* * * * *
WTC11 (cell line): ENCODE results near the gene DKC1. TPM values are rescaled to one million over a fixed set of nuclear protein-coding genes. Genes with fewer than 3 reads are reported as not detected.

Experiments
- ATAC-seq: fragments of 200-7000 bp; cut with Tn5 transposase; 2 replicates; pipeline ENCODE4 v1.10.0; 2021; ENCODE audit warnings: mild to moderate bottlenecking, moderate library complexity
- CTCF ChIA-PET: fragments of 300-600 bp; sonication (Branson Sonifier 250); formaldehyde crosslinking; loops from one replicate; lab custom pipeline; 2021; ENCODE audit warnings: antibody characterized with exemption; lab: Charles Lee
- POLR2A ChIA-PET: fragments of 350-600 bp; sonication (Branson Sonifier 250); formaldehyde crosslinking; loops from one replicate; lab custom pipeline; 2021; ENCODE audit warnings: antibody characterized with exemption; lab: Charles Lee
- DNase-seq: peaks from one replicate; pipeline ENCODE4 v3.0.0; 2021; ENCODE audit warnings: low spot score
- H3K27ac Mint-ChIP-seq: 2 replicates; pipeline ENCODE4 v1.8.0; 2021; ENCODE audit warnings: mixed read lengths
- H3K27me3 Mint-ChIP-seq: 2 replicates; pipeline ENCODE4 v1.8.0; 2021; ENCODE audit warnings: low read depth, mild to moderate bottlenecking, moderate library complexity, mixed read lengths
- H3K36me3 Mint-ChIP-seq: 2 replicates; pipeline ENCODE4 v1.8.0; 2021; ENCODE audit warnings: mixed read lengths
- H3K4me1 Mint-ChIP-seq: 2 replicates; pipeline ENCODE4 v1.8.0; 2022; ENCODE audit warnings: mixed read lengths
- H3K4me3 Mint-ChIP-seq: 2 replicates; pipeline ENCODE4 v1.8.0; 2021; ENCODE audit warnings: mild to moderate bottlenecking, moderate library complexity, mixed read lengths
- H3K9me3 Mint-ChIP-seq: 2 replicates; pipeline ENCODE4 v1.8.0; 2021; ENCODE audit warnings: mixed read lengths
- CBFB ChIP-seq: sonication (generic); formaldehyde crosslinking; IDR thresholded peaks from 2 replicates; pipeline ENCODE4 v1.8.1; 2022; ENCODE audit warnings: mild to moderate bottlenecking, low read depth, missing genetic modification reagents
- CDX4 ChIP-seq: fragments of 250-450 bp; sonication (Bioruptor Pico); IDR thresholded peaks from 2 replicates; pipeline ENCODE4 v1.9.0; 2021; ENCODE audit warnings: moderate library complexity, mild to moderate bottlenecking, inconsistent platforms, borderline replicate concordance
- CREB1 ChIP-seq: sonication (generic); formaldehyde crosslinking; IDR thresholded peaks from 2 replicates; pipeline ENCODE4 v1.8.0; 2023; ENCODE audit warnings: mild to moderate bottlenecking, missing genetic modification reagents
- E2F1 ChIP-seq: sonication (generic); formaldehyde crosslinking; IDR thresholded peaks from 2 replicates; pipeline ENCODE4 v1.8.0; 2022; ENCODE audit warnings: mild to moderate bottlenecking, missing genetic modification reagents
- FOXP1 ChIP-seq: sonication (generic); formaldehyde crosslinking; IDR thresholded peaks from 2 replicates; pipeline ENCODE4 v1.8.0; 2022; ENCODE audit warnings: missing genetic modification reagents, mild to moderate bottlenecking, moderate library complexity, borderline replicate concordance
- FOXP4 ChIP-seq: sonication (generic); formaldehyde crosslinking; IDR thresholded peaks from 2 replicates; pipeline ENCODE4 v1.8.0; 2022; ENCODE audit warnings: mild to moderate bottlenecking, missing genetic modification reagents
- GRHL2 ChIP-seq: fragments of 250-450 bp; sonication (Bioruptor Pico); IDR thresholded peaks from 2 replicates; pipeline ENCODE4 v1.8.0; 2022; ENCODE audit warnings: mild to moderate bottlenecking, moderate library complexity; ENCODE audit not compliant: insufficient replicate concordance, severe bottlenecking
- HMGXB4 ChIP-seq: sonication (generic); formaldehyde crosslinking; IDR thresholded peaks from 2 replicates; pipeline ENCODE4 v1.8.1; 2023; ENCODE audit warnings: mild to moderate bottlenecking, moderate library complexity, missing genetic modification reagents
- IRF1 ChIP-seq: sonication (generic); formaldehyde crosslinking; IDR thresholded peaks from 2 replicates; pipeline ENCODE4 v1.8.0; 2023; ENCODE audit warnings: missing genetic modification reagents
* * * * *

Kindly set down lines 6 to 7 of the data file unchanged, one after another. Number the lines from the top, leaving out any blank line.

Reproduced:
- DNase-seq: peaks from one replicate; pipeline ENCODE4 v3.0.0; 2021; ENCODE audit warnings: low spot score
- H3K27ac Mint-ChIP-seq: 2 replicates; pipeline ENCODE4 v1.8.0; 2021; ENCODE audit warnings: mixed read lengths